Andre Francis, 10, and Ian Fore, 11, took a break from roaming among the booths hocking newspaper subscriptions, fresh-squeezed lemonade and cellphone service at Saturday’s Dragon Boat Festival and tried their luck in a raffle for New York Mets tickets.
The two boys had never attended the annual event in Flushing Meadows Corona Park, but decided to check out what was happening.
“It seemed interesting,” said Ian. “We saw the dragons.”
Dozens of dragons bobbed along Meadow Lake as thousands lined the shoreline and cheered on teams of racers during last weekend’s 23rd Hong Kong Boat Festival. The event honors Qu Yuan, a court minister and poet in first-century China, whose sacrifice is commemorated each year during the fifth lunar month with boat races.
Teams of rowers practice for months preparing for race day.
On Saturday, members of Manhattan’s United East Athletics Association stood in a circle around Coach Alan Lee and warmed up with shoulder, arm and leg stretches for the second heat races.
Lee, who has served as coach for eight years, originally joined this Chinatown-based community outreach sports organization’s team for another athletic outlet. He figured he would be one of the paddlers, but instead was drafted to be the steersman, who sits in the back of the boat and uses a large paddle to keep the team on track.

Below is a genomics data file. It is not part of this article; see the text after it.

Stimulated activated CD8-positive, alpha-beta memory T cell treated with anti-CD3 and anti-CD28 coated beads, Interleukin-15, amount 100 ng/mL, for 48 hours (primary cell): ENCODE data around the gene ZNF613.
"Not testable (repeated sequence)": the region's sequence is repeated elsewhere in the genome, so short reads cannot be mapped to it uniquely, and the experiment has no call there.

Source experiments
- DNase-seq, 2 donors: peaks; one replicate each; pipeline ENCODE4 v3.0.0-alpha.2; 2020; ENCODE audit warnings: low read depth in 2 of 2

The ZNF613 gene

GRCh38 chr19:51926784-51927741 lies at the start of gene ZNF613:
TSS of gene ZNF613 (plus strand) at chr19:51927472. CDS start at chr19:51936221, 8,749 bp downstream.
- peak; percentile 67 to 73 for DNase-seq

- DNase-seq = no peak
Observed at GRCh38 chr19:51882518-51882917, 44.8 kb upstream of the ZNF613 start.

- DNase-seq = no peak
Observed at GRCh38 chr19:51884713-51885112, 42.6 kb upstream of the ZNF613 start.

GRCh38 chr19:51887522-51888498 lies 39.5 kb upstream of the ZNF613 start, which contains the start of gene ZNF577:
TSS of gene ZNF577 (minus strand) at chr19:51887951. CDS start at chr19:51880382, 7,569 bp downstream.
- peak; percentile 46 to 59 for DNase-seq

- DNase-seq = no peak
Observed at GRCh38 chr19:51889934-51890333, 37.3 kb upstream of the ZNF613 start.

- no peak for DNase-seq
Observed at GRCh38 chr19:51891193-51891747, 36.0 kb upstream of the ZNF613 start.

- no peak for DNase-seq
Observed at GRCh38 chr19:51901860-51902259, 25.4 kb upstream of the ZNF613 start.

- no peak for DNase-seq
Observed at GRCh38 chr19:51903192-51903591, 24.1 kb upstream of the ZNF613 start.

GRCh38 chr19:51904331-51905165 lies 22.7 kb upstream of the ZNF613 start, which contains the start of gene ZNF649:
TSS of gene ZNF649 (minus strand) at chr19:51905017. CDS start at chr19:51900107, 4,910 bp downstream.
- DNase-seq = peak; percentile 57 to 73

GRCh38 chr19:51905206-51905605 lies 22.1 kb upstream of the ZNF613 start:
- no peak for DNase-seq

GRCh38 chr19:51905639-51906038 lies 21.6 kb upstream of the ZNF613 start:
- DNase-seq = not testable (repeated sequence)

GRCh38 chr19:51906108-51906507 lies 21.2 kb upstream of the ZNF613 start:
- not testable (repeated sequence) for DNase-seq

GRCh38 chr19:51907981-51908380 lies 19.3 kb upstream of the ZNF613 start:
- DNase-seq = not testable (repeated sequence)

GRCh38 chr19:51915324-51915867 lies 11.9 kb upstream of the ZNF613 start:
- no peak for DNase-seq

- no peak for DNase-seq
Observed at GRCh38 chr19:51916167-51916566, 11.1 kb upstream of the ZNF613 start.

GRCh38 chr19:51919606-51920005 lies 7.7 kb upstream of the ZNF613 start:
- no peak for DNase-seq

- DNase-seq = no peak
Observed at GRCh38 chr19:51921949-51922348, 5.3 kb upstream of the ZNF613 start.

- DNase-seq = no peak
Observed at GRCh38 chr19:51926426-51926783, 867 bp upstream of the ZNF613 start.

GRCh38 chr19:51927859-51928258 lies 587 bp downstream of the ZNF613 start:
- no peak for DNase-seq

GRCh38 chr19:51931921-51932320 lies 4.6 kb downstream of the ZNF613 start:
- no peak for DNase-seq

“I like being outdoors and in the water,” Lee said. “That is such a rarity in the city. And it’s just fun being part of it.”
Novice team member Marie Chan joined late in the season, but quickly got into the groove with the two-hour, biweekly practices both in swimming pools and on Meadow Lake.
“The hardest part at the beginning was syncing up with everybody else,” said Chan. “Every boat uses a different form and you have to try and perfect the form.”
UEAA opts for a rotating shoulder motion, said Chan, which forces rowers to get as much reach as they can.
But as of mid-day, Chan had not done much rowing. For the morning heat, she served as the team drummer, who sets the pace with a rhythmic pounding.
“Right when everything starts, all the focus is on you,” said Chan.
Back on the north side of the lake, spectators turned their focus to lunch. Dozens of visitors queued up for everything from individual pizzas at Eddies Pizza Cart to Nutella-stuffed crepes at Everything About Crepes to more traditional Chinese fare, including dumplings and rice balls at the T-Bar Stand.
Andre and Ian, however, had a hankering for seafood and even had their eyes on some of the creatures swimming in Meadow Lake.
“We saw some fish in there,” said Andre. “We’re planning to go back and try to catch some of them.”
©2013 Community News Group
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